This opinion will be unpublished and
may not be cited except as provided by
Minn. Stat. § 480A.08, subd. 3 (2004).
STATE OF MINNESOTA
IN COURT OF APPEALS
Mark V. Scheid,
McPhillips Trucking, Inc.,
Department of Employment and
Filed October 17, 2006
Department of Employment and Economic Development
File No. 1284105
Mark F. Gaughan, Jensen, Bell, Converse & Erickson, P.A., 1500 Wells Fargo Place, 30 East Seventh Street, St. Paul, MN 55101 (for relator)
McPhillips Trucking, Inc., 6971 Dickman Trail, Inver Grove Heights, MN 55076 (respondent employer)
Linda A. Holmes, Department of Employment and Economic Development, E200 First National Bank Building, 332 Minnesota Street, St. Paul, MN 55101 (for respondent Department)
Considered and decided by Minge, Presiding Judge, Lansing, Judge, and Klaphake, Judge.
Relator Mark V. Scheid challenges his disqualification from unemployment benefits, arguing that he quit his job for good reason caused by his employer, respondent McPhillips Trucking, Inc. Because the evidence supports the decision of the unemployment law judge (ULJ), who concluded that the heated confrontation between relator and his employer was momentary and not the kind of situation that would cause an average, reasonable employee to quit and become unemployed, we affirm.
An individual who quits employment is disqualified from receiving unemployment benefits unless the quit was “because of a good reason caused by the employer.” Minn. Stat. § 268.095, subd. 1(1) (2004). A good reason caused by the employer is a reason “(1) that is directly related to the employment and for which the employer is responsible; (2) that is adverse to the worker; and (3) that would compel an average, reasonable worker to quit and become unemployed rather than remaining in the employment.” Minn. Stat. § 268.095, subd. 3(a) (2004).
Here, relator and his employer had an argument on the morning of June 14, 2005, during which the two men exchanged heated words and bumped into each other. The employer was upset because relator failed to call to tell him that a truck had not gone out; when relator retorted that it was not his job to do so, the employer pointed out that relator had been calling him for the past two years to give him this type of information. The employer further told relator that unless relator wanted to drive the truck himself, he needed to call the employer so that another driver could be found. When relator pointed out that driving the truck was outside his medical restrictions and continued to argue about whether informing the employer about absent drivers was part of his job, the employer angrily told relator “[t]hat’s what we need you to do” and that if relator did not like the situation, then he could leave. The two men bumped into each other and walked away.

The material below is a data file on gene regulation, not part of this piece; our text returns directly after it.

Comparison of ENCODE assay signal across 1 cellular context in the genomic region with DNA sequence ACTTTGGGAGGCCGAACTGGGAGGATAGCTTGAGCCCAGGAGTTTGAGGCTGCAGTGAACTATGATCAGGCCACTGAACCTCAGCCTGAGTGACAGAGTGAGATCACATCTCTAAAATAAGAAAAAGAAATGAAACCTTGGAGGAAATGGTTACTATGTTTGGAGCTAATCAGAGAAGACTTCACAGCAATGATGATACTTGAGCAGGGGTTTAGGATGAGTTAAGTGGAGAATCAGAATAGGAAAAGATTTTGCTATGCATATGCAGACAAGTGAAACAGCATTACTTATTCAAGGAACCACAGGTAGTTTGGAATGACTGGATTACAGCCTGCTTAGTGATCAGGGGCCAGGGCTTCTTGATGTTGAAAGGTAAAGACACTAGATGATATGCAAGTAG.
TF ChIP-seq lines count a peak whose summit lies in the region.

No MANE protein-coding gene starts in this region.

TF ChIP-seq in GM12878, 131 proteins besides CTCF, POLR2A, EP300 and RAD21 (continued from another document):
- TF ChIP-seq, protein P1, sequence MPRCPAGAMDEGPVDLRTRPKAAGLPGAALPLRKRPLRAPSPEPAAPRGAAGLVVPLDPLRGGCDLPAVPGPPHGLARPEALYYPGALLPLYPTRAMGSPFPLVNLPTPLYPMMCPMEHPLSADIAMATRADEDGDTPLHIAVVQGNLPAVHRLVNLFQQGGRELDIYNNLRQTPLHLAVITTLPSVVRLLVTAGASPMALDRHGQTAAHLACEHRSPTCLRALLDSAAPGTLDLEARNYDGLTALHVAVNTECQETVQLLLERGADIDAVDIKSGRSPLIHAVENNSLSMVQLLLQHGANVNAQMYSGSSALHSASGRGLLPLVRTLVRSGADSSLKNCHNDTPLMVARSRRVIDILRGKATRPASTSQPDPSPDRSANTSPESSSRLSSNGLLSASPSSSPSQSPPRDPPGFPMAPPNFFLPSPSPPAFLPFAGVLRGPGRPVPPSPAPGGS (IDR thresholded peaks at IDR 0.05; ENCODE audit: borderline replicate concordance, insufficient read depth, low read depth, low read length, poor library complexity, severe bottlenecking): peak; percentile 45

first challenges the ULJ’s finding that relator was not discharged but quit his
employment. “Whether an employee has
been discharged or voluntarily quit is a question of fact.” Midland
Elec., Inc. v. Johnson, 372 N.W.2d 810, 812 (
next argues that he had a good reason caused by his employer to quit his
job. Questions regarding the reason or
cause of an employee’s separation from work involve fact issues. See
Embaby v. Dep’t of Jobs & Training, 397 N.W.2d 609, 611 (
the hearing before the ULJ, relator testified that he decided to leave because
he was not “going to let any employer ever . . . assault me like that.” The ULJ rejected relator’s claim that he was
assaulted as unsupported by the record, noting that “[t]his was a single
momentary heated confrontation for which [relator] bore part of the
responsibility.” We agree and defer to the
ULJ’s credibility determinations on this issue.
See Whitehead v. Moonlight Nursing
Care, Inc., 529 N.W.2d 350, 352 (
Relator also claims that he quit because his employer offered him only two choices: either drive the truck himself, which was outside his light-duty, sedentary medical restrictions, or quit his job. But when the employer’s statements are read in context, it is clear that his main concern was that relator did not notify him that a driver had failed to show up that morning; it was only in exasperation that the employer told relator that he could either drive the truck himself or leave. As other witnesses testified, the two men had had arguments before and no one thought that relator had been fired or that he would quit.
differences with one’s employer or frustration and dissatisfaction with one’s
working conditions do not constitute good reasons to quit. Portz
v. Pipestone Skelgas, 397 N.W.2d 12, 14 (
Here, the record establishes that relator overreacted to the incident with his employer. While both men were upset, the ULJ concluded that the incident did not present the “type of circumstance [that] would cause the average, reasonable individual to quit rather than remaining employed.” Because substantial evidence in the record supports the ULJ’s ultimate determination that relator quit his employment without good reason caused by his employer, relator is disqualified from receiving benefits.